'Mr K' was a wise counsellor, stern critic, best friend

Tuesday, March 28, 2017
Ahmed Kathrada.

Pretoria - The Nelson Mandela Foundation has described the late Ahmed Kathrada, or ‘Mr K’ as he was affectionately known at the foundation, as “our wise counsellor, our stern critic, our best friend”.

The Mandela Foundation has expressed sadness on the passing of the struggle veteran this morning.

The Ahmed Kathrada Foundation confirmed that the 87-year-old passed away at the Donald Gordon Medical Centre on Tuesday morning.

Kathrada's health deteriorated on Monday after he was admitted to hospital for surgery related to blood clotting in the brain earlier this month. His condition worsened in the past 24 hours due to pneumonia, which developed after the operation.

According to the Nelson Mandela Foundation, Ahmed ‘Kathy’ Kathrada was a comrade, associate and close friend of Nelson Mandela through seven decades and he was a much-loved trustee of the foundation for many years. 

Kathrada played a pivotal role both in the establishment of the organisation in 1999 as Mandela’s post-presidential office and in its later growth as an NGO promoting social justice through dialogue and memory work. 

His biography is well-known. He was a member of the generation of South African leadership which made a post-apartheid conceivable. His commitment to core values was unshakeable, inspiring a lifetime of service and informing a rejection, right to the end, of the abuse of power in any form.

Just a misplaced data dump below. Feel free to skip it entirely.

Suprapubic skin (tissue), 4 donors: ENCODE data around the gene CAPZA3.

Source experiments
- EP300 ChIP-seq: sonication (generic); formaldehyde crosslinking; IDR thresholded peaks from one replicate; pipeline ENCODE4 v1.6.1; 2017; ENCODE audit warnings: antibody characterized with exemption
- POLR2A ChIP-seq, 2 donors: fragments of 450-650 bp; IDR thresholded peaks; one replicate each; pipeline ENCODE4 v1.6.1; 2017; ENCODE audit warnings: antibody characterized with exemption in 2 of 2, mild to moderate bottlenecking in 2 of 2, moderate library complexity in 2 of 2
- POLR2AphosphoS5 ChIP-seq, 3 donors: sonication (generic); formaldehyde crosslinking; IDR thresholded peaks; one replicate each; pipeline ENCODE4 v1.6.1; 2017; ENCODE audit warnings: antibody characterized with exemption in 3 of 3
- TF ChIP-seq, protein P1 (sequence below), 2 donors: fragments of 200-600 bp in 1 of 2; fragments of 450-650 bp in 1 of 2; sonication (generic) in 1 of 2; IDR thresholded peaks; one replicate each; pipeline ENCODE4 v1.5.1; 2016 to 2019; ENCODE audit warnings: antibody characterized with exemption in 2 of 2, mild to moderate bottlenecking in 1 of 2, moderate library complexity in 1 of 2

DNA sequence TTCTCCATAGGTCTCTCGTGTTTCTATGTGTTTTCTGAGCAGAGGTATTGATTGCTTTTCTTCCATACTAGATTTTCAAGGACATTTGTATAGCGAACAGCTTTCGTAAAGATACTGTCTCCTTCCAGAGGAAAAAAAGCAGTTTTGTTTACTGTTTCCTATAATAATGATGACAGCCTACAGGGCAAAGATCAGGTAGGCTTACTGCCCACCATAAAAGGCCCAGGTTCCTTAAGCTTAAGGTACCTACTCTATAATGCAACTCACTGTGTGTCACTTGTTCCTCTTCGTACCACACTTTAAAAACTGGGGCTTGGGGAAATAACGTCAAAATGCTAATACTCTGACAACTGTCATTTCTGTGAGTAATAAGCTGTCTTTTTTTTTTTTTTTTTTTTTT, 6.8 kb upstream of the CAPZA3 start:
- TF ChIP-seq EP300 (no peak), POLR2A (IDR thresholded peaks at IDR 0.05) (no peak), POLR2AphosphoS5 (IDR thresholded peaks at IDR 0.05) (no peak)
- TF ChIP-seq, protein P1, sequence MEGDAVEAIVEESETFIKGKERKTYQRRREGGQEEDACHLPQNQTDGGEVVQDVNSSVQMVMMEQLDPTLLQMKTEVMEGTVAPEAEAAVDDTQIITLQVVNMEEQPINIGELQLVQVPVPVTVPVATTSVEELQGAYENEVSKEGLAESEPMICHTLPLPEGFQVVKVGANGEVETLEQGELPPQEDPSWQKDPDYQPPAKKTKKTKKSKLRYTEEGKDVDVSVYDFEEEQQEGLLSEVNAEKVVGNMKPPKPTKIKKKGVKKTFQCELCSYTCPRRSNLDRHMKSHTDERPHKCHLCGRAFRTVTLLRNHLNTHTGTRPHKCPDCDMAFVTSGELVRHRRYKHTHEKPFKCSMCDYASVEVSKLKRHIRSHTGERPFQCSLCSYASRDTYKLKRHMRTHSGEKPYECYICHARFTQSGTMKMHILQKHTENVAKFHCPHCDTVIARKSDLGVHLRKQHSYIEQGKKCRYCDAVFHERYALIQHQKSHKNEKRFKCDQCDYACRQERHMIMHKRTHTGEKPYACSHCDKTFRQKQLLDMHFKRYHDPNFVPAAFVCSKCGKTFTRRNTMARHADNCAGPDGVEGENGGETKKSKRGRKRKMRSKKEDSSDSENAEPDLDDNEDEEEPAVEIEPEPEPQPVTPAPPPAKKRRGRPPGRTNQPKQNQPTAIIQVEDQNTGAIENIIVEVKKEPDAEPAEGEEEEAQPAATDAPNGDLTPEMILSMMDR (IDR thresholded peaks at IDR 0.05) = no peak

The Mandela Foundation said Kathrada was in so many ways the "memory of a movement". He worked with Mandela on Long Walk to Freedom at the outset (1975) and at the end (1994). 

He co-created the Robben Island Museum. He published many personal memories. He served long years on structures supporting national orders. 

He founded an organisation (the Ahmed Kathrada Foundation) committed to deepening non-racialism. 

“But we will remember him, fundamentally, as the embodiment of a promise for a liberatory future.  He worked for that future to the end. He walked the walk. He never wavered.

“We miss him already, and always will. We thank his beloved Barbara and everyone else who gave him the strength he needed always to go the extra mile,” the foundation said.

Kathrada was born on 21 August 1929 in rural Schweizer-Reneke in the North West and was introduced to politics as a young boy when he joined a non-racial youth club run by the Young Communist League.

At the tender age of 17, Kathrada participated in the 1946 Passive Resistance Campaign, led by the South African Indian Congress. He was part of 2 000 resisters who were arrested and imprisoned for defying a law that discriminated against Indian South Africans.

Kathrada, under the tutelage of Transvaal Indian Congress leader, Dr Yusuf Dadoo, later befriended emerging ANC leaders such as Walter Sisulu, Nelson Mandela and Oliver Tambo.

In 1951, Kathrada visited East Berlin to attend the youth festival jointly organised by the World Federation of Democratic Youth (WFDY), and the International Union of Students (IUS). While there, he visited Poland, where the Auschwitz concentration camp left an indelible impression on him.

Kathrada will be buried according to Muslim religious rights. He will be laid to rest at Westpark Cemetery in Johannesburg on Wednesday, 29 March. – SAnews.gov.za

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